The View from Middle Spunk Creek

Lonely Warrior

Oh, So Close!

I imagined it would be like getting hit in the chest by Mike Tyson, or George Foreman, or one of those other heavyweight champions. I would fall to the ground in pain unable to breathe, my tongue hanging out of the side of your mouth, watching my life pass before my eyes. That’s what I thought a heart attack would feel like. It didn’t.
Mine snuck up on me.
I caught a cold around Thanksgiving.  About a week into it my breathing started to feel raw. A little pain (felt like fire) in the chest, a cough and some catching-my-breath  issues.  I thought I probably had pneumonia. The low grade pain and other symptoms came and went for several days until the night of Friday, December 6, when the pain spiked enough to wake me from a sound sleep.  The pain radiated to my shoulders, down both arms,into my neck and jaw. Over the course of the next couple of hours the pain subsided, but the spike was enough to convince me I needed to see someone ASAP.
The next morning I went to urgent care at my usual Allina Clinic. “I’m either having a heart attack or I have pneumonia,” I informed the admitting person. She asked a couple of questions about symptoms (pain location and severity, breathing, family history of heart problems, etc.) and quickly got a nurse involved. Vitals, a chest Xray and a CT scan took place over the next 15 to 20 minutes. The nurse told me the vitals were okay and the Xray showed my lungs didn’t have fluid. The CT scan wasn’t perfect, but within tolerances for a person my age.
Enter the physician’s assistant on duty. She immediately dismissed the idea of a cardiac issue, instead prescribing an antibiotic, cough medicine and steroid.  She did mention the CT scan wasn’t like it would be “if I was twenty years old.”  Then she dismissed me.  “Hope you feel better,” she said as she got up to leave. Total elapsed time with the P.A.: less than ten minutes up to that point..
“Wait a minute,” I said. “Both you and nurse said that the CT scan wasn’t perfect. What did you mean?”
She sat back town and went over the CT scan print-out with me, pointing out where the scan would have been different if I was younger.  There were a couple of spots on the scan that didn’t look right to me, but she did not see them as a problem. “Maybe we should have a cardiologist look at this,” I suggested.
“Oh. We could refer you to one,” she replied. “I can have someone call you Monday to set it up. There’s no one in the referral department on Saturday.”
“Let’s do that,” I said.  We both got up to leave. “Hope you feel better,” she repeated. I drove home and took the steroid, antibiotic and cough syrup as directed over the next few days. The pain persisted, but not at a high level. On Tuesday morning, December 10, I got a call from the Allina referral department who gave me the number of a cardiologist to call. I set up an appointment a couple of days later. I felt fatigued and took a mid-day nap, waking up with the same extreme radiating pain that had sent me to urgent care three days earlier. I called my regular doctor, Dr. Neil Johnson, and got in to see him at 3:45 in the afternoon.  In less than three minutes, after about four questions–the same type asked by the urgent care admitting person–he told me to go directly to emergency. We (Kathy was with me) chose Fairview Ridges Hospital in Burnsville because it was only three blocks away. We made the right choice.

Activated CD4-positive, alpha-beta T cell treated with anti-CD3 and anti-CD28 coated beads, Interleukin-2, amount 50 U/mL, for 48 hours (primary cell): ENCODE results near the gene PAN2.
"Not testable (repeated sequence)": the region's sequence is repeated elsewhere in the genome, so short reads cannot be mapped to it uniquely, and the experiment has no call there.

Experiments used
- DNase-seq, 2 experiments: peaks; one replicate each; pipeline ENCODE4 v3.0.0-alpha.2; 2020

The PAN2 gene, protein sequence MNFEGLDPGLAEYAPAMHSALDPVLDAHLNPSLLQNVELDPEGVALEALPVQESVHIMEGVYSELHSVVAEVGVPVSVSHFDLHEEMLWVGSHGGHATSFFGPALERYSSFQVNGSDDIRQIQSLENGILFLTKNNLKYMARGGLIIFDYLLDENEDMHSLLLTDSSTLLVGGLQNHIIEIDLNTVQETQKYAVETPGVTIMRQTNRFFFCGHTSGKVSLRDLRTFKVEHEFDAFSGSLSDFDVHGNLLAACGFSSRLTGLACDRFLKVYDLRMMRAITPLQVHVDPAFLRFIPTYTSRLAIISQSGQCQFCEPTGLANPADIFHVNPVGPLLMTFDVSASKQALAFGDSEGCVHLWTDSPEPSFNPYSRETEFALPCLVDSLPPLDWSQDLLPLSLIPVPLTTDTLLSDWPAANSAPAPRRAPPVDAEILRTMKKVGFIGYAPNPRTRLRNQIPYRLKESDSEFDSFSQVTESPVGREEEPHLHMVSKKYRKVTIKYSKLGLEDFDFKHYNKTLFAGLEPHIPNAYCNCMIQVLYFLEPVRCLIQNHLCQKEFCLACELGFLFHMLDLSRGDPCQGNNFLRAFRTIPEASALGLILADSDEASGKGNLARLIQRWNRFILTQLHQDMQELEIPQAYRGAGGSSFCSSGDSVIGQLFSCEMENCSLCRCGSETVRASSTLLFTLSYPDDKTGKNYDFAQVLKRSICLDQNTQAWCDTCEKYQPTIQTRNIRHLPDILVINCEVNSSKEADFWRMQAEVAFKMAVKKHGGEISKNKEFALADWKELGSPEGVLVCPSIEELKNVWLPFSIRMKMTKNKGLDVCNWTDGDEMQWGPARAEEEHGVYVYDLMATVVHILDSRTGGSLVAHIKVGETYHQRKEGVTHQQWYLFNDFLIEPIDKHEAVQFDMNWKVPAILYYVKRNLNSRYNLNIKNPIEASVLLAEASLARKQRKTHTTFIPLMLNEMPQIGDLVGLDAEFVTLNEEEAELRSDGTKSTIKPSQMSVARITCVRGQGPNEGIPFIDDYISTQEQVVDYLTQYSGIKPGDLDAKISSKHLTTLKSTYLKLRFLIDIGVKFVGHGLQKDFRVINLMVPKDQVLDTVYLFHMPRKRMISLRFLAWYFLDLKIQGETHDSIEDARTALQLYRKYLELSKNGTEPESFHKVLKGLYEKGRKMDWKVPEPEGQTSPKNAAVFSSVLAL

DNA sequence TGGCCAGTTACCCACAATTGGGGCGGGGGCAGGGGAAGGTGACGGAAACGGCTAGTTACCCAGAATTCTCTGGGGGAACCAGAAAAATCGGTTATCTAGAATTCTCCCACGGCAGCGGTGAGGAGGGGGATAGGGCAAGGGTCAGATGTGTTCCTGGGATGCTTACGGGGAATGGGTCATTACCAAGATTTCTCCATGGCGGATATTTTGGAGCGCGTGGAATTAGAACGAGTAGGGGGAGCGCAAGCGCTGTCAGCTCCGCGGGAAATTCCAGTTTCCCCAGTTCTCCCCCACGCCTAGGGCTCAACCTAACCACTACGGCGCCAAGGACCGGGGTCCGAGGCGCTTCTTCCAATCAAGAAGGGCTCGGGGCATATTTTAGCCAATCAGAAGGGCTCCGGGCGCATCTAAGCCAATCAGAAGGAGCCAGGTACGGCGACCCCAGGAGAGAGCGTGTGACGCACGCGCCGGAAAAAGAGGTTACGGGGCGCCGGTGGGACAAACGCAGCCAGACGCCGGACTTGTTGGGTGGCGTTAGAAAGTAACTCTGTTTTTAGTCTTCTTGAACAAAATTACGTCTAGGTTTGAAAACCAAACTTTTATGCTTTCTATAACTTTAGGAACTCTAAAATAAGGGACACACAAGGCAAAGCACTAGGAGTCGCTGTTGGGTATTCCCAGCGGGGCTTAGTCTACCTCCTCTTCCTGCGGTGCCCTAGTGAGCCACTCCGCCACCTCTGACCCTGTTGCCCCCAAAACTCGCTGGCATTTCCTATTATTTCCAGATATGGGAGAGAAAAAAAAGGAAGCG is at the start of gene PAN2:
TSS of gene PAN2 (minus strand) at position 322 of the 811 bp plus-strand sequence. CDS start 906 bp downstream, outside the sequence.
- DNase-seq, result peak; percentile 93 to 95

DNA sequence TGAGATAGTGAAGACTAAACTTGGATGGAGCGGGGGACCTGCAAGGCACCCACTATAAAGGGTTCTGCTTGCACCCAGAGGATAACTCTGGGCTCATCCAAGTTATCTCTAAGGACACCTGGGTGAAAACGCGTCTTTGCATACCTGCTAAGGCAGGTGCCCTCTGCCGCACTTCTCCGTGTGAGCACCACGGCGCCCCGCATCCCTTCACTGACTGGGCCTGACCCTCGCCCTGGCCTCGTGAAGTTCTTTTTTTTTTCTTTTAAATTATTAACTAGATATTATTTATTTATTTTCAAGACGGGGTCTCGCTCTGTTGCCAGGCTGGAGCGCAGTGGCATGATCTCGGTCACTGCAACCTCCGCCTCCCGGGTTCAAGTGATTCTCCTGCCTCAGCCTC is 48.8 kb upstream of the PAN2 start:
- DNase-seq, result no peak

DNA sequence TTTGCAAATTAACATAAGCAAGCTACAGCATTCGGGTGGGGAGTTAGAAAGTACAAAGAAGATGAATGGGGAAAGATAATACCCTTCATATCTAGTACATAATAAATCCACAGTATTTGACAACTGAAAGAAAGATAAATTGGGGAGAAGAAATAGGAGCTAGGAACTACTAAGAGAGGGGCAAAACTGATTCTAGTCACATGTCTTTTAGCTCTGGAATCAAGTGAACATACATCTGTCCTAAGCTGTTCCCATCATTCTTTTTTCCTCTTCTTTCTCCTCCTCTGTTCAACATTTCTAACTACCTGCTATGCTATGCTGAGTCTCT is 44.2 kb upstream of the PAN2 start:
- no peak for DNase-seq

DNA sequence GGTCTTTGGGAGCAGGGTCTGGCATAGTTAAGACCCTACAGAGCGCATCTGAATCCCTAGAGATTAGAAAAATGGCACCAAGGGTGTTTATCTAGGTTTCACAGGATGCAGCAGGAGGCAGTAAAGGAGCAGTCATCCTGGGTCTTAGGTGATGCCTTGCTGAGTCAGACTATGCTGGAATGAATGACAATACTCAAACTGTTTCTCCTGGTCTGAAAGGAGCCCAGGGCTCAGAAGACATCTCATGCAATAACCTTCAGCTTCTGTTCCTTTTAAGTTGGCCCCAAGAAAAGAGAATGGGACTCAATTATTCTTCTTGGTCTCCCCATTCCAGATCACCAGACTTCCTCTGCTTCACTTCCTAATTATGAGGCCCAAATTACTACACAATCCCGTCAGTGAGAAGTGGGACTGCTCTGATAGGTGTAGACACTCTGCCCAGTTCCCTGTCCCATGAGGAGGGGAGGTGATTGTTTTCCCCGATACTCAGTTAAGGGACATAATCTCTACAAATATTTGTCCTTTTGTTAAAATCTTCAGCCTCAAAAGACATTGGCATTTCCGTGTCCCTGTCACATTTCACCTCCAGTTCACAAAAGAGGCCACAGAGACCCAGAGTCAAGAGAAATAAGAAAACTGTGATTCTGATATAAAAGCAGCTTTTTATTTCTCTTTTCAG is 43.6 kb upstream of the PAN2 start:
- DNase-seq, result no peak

The care at Fairview Ridges was (I hate to say the word because it is so over-used, but I can think of no other) AWESOME! From the emergency room, to the cardiac ward, to the ICU to the cardiologists (thank you Drs. Foster-Smith and Battista), to the surgical team, without exception, is was AWESOME! Keep in mind, this praise is coming from a  curmudgeon who is skeptical of our medical system, and who had never previously  spent a night in a hospital as a patient.

pre op scan

Pre-Op Scan of the “Widow Maker” artery.

post op scan
Post-Op scan after installation of a stent

On the other hand, the artery was 95% blocked (see top image, above) and there was a little blood clot sitting there, waiting to roll into the remaining 5% opening.  I was that close to “lights out”.

Kathy calls me the Christmas miracle. I don’t know about that, but it was awfully nice to see the first light of a new decade on January 1, 2020.

After the procedure was done (a stent placed in the “widow maker” artery) I learned that I had had three heart attacks: one on Friday December 6, a second on Tuesday, December 10, and a third on Wednesday, December 11 while in the hospital, which got me advanced on the list of people waiting for angioplasties. Luckily, none of my attacks were severe, so there is no significant damage to the heart muscle.

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The usual content of my newsletter will return next month, when the cover of The Sower, sequel to The Reaper and second book in the Chimera Chronicles, will be revealed.

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One final thing. GO, GOPHERS!!!  Gophers 31, Auburn 24—and it wasn’t that close. Congratulations on beating one of the best college football teams in the country. I guess that makes you ONE OF THE BEST TEAMS IN THE COUNTRY. Can’t wait until next year.